Upshot: In reading the commentaries, we were struck by the fact that all of them were in some capacity related to what we consider a core principle of radical constructivism - interaction. We characterize interaction from a radical constructivist perspective, and then discuss how the authors of the commentaries address one kind of interaction.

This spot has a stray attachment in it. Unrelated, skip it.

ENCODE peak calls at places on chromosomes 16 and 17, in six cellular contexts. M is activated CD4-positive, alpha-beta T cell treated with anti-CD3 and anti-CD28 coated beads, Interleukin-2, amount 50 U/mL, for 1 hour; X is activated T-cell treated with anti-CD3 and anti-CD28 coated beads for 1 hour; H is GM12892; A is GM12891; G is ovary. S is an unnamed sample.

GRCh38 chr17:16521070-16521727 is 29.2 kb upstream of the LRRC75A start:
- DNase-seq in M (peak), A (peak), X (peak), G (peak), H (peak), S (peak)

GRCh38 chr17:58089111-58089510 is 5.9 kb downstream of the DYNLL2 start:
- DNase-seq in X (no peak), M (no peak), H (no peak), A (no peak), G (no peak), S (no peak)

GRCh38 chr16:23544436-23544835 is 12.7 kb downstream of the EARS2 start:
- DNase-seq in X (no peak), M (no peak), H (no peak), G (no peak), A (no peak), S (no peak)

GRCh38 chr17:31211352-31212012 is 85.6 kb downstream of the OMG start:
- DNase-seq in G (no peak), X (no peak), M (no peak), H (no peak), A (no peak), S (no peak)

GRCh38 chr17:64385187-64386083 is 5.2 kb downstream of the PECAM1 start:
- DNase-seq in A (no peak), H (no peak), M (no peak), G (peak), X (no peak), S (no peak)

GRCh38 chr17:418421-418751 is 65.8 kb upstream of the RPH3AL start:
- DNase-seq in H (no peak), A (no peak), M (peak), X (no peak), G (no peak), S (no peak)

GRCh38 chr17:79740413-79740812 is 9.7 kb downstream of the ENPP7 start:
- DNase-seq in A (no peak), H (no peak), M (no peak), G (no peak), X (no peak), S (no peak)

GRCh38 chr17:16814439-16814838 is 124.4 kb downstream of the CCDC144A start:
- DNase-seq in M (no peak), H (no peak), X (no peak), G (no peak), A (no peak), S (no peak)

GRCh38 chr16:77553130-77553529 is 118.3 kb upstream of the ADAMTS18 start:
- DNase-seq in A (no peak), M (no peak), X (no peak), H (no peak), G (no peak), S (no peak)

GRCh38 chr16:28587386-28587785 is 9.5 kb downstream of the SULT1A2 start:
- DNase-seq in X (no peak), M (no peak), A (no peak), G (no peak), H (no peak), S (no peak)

This volume inaugurates the publication of the biblical Dead Sea Scrolls from the main collection discovered in Cave 4 at Qumran. It contains ten biblical manuscripts from Genesis to Deuteronomy and Job. Six are written in the ancient Palaeo-Hebrew script and four are in Greek. There are also five hitherto unknown compositions. The Hebrew texts antedate by a millennium what had previously been the earliest surviving biblical codices in the original language, and they document the pluriform nature of the ancient (...) biblical textual tradition before the text became standardized. The most extensive and significant manuscript, 4QpaleoExodm, exhibits the expanded textual tradition that formed the basis for the Samaritan Pentateuch and illumines the historical and theological relationship between the Jews and the Samaritans. Fragments of an unidentified Greek text mention Moses, Pharaoh, and Egypt, suggesting some development of the Exodus theme, and further witnessing to the rich religious literature to which Rabbinic Judaism and nascent Christianity were heirs. An index of all the biblical manuscripts from Qumran Cave 4 and their distribution in other Discoveries in the Judaean Desert volumes is provided, and there are also forty pages of plates from the manuscripts. (shrink)